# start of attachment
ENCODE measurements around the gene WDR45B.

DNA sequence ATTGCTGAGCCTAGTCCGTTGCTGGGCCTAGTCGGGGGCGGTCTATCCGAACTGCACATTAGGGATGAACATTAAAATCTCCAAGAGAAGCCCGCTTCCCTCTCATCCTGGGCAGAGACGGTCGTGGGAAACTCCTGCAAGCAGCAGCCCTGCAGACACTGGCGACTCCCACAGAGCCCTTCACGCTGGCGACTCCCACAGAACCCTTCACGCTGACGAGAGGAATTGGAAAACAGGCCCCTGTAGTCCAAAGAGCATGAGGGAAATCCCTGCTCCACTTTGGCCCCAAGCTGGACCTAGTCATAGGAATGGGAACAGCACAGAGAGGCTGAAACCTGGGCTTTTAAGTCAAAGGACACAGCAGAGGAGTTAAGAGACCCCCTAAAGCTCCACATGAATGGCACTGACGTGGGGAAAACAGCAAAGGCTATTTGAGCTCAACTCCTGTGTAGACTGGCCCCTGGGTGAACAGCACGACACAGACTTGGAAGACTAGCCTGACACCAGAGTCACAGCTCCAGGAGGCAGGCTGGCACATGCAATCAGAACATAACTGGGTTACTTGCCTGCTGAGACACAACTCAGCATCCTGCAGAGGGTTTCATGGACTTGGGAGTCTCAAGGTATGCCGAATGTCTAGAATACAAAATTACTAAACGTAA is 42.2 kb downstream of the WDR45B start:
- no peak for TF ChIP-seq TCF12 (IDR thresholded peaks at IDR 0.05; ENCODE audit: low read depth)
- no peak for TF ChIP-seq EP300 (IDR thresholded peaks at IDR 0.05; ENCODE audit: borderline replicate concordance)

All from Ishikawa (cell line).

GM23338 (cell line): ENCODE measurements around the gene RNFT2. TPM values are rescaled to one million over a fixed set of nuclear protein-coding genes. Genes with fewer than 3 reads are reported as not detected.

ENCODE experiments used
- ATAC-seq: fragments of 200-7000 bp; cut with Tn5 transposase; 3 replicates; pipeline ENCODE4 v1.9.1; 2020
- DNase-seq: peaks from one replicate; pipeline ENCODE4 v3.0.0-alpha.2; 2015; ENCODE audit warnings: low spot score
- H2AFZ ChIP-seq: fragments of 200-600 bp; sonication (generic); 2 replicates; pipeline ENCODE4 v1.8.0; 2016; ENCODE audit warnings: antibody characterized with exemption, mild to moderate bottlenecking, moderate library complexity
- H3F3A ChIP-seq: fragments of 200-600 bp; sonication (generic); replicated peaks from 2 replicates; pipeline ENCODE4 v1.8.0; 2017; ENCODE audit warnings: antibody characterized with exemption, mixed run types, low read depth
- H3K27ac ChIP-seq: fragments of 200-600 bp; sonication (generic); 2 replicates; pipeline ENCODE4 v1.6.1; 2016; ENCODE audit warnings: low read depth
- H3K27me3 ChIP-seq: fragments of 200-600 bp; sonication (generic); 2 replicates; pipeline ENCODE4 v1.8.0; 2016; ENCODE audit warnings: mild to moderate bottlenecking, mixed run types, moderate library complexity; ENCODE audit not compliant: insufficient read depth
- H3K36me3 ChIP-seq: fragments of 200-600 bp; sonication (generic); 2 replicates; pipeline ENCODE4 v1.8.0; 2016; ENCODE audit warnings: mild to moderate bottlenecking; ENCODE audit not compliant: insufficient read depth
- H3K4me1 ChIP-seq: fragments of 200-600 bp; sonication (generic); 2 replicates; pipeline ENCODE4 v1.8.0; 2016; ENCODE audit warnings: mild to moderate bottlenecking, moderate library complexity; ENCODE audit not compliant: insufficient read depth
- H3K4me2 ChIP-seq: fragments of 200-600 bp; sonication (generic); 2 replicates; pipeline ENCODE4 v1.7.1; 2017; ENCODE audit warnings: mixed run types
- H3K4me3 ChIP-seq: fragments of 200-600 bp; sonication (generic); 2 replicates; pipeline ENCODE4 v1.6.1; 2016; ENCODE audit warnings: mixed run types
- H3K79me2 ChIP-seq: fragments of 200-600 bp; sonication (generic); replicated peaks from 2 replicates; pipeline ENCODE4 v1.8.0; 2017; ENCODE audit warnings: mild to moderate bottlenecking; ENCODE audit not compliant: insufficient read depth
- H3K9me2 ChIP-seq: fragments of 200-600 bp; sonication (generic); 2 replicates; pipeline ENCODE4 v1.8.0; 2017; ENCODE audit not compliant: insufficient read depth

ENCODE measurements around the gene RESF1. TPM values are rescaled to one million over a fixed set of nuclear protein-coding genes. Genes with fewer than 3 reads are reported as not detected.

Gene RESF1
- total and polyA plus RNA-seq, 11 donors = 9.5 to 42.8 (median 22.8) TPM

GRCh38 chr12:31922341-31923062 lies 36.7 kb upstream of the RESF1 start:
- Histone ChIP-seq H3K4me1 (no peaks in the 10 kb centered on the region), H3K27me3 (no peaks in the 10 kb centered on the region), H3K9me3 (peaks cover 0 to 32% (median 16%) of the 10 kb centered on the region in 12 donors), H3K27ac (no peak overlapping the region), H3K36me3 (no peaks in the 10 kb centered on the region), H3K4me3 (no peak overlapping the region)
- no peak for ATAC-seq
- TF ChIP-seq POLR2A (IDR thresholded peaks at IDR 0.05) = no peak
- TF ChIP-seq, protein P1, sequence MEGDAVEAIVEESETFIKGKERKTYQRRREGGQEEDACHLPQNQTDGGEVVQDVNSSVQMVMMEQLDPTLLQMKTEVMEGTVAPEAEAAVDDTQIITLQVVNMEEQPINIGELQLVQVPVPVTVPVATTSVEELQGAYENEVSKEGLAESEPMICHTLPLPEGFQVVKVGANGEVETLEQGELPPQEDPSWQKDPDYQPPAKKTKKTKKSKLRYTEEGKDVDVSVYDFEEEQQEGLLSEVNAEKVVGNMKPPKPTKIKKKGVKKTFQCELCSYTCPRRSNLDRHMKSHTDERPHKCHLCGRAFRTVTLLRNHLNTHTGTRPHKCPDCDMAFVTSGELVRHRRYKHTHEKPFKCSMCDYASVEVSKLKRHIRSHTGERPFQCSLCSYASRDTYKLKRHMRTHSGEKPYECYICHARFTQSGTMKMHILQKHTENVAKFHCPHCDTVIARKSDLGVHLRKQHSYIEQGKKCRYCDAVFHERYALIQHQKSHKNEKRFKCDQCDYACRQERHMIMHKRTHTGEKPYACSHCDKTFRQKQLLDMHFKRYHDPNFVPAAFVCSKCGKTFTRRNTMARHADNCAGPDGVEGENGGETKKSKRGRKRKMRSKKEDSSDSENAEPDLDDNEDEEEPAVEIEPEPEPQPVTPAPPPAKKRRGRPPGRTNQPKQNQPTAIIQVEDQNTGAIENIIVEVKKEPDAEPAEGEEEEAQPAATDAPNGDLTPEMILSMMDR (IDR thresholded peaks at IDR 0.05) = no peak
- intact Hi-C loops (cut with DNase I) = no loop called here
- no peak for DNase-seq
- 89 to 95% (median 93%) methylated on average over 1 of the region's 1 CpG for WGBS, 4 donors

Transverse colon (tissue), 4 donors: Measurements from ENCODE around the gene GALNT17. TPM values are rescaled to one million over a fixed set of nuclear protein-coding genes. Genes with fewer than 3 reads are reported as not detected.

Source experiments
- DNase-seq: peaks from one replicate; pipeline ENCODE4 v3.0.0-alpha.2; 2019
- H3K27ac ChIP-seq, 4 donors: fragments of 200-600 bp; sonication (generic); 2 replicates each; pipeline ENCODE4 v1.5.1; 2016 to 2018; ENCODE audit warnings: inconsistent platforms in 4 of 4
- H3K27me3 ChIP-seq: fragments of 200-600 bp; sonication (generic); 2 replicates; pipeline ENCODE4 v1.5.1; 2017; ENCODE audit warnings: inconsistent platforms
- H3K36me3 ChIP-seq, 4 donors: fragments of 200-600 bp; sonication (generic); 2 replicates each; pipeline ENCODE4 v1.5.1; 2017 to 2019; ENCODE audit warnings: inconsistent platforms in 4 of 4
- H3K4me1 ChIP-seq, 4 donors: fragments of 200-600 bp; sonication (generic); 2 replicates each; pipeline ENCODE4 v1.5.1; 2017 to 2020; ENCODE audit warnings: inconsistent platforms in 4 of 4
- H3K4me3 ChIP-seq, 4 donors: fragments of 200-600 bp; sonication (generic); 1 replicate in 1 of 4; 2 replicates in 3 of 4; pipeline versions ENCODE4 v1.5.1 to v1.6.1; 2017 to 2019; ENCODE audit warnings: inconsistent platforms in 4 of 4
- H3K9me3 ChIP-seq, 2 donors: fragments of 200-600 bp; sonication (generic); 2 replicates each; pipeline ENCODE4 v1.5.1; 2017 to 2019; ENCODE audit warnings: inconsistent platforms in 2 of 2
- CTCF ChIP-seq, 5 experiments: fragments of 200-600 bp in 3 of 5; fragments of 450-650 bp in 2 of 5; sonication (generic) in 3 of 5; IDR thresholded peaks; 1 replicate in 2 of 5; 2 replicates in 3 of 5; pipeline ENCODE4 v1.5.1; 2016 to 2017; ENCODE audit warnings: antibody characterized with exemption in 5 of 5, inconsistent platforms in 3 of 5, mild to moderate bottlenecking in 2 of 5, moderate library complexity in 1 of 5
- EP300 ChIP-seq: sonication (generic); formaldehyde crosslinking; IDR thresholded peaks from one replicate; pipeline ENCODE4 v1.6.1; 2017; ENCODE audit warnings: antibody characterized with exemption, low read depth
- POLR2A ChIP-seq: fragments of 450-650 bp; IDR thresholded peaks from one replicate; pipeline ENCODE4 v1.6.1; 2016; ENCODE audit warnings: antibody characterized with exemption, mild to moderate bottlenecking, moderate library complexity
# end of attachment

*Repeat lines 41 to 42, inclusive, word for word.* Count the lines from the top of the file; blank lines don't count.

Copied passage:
- EP300 ChIP-seq: sonication (generic); formaldehyde crosslinking; IDR thresholded peaks from one replicate; pipeline ENCODE4 v1.6.1; 2017; ENCODE audit warnings: antibody characterized with exemption, low read depth
- POLR2A ChIP-seq: fragments of 450-650 bp; IDR thresholded peaks from one replicate; pipeline ENCODE4 v1.6.1; 2016; ENCODE audit warnings: antibody characterized with exemption, mild to moderate bottlenecking, moderate library complexity